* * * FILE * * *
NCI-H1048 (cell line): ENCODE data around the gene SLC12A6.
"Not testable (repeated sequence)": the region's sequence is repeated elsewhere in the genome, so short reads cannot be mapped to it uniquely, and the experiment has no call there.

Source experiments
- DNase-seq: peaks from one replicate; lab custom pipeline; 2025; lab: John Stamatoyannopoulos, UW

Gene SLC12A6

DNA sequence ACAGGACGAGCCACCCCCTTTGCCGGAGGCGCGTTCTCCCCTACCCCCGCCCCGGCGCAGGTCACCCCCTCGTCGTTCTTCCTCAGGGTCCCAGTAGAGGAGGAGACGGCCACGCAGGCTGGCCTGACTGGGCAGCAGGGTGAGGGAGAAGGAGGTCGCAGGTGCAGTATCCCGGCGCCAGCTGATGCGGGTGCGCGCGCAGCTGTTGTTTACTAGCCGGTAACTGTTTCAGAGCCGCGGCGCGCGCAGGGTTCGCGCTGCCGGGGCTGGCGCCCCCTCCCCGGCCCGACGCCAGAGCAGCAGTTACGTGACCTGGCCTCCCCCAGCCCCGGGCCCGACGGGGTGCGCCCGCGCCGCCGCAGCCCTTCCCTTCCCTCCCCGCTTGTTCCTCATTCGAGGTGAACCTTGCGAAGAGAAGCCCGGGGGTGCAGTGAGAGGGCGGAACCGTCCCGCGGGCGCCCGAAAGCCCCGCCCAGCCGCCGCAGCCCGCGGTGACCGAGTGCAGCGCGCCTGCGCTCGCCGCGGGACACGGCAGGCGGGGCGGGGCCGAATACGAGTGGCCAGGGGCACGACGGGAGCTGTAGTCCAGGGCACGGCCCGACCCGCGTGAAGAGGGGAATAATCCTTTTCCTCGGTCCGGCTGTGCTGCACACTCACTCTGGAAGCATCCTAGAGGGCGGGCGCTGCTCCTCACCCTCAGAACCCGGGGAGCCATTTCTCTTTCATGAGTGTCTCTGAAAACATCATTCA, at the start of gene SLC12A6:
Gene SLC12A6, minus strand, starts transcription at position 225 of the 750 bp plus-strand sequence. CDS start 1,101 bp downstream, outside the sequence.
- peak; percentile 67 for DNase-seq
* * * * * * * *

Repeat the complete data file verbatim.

NCI-H1048 (cell line): ENCODE data around the gene SLC12A6.
"Not testable (repeated sequence)": the region's sequence is repeated elsewhere in the genome, so short reads cannot be mapped to it uniquely, and the experiment has no call there.

Source experiments
- DNase-seq: peaks from one replicate; lab custom pipeline; 2025; lab: John Stamatoyannopoulos, UW

Gene SLC12A6

DNA sequence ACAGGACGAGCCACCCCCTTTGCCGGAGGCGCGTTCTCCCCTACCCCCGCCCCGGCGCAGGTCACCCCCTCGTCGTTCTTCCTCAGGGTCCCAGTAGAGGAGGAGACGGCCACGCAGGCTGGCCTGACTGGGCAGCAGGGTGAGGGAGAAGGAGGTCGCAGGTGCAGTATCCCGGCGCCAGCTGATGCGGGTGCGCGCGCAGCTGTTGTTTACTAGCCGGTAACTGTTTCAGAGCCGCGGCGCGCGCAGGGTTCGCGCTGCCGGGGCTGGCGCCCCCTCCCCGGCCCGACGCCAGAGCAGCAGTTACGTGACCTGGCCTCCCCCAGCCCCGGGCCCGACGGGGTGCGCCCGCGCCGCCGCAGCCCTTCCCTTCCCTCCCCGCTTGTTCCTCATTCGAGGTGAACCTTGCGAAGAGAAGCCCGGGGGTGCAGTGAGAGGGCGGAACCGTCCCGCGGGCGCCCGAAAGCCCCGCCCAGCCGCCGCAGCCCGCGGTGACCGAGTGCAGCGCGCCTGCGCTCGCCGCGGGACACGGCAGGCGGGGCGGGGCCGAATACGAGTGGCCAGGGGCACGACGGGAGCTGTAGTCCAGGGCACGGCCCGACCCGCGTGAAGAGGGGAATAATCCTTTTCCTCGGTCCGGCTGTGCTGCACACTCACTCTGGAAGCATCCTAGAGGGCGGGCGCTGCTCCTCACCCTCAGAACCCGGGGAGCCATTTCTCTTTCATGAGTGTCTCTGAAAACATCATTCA, at the start of gene SLC12A6:
Gene SLC12A6, minus strand, starts transcription at position 225 of the 750 bp plus-strand sequence. CDS start 1,101 bp downstream, outside the sequence.
- peak; percentile 67 for DNase-seq